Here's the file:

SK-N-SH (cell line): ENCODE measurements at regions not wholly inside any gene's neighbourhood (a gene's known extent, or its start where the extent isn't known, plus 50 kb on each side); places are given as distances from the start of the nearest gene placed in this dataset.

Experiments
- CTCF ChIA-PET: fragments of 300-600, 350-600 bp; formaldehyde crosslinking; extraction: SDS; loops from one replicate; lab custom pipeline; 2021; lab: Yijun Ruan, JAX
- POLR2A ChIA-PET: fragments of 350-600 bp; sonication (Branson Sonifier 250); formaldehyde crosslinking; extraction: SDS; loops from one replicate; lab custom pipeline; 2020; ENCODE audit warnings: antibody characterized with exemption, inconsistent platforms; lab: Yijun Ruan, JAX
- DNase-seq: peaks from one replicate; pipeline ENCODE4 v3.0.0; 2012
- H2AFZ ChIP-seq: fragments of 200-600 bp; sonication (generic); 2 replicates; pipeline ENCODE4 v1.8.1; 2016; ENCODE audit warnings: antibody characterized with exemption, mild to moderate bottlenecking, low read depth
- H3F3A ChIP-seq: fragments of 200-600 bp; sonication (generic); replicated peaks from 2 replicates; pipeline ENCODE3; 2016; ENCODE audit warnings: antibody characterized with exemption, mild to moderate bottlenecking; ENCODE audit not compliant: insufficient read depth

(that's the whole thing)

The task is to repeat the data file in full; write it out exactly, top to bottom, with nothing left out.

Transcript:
SK-N-SH (cell line): ENCODE measurements at regions not wholly inside any gene's neighbourhood (a gene's known extent, or its start where the extent isn't known, plus 50 kb on each side); places are given as distances from the start of the nearest gene placed in this dataset.

Experiments
- CTCF ChIA-PET: fragments of 300-600, 350-600 bp; formaldehyde crosslinking; extraction: SDS; loops from one replicate; lab custom pipeline; 2021; lab: Yijun Ruan, JAX
- POLR2A ChIA-PET: fragments of 350-600 bp; sonication (Branson Sonifier 250); formaldehyde crosslinking; extraction: SDS; loops from one replicate; lab custom pipeline; 2020; ENCODE audit warnings: antibody characterized with exemption, inconsistent platforms; lab: Yijun Ruan, JAX
- DNase-seq: peaks from one replicate; pipeline ENCODE4 v3.0.0; 2012
- H2AFZ ChIP-seq: fragments of 200-600 bp; sonication (generic); 2 replicates; pipeline ENCODE4 v1.8.1; 2016; ENCODE audit warnings: antibody characterized with exemption, mild to moderate bottlenecking, low read depth
- H3F3A ChIP-seq: fragments of 200-600 bp; sonication (generic); replicated peaks from 2 replicates; pipeline ENCODE3; 2016; ENCODE audit warnings: antibody characterized with exemption, mild to moderate bottlenecking; ENCODE audit not compliant: insufficient read depth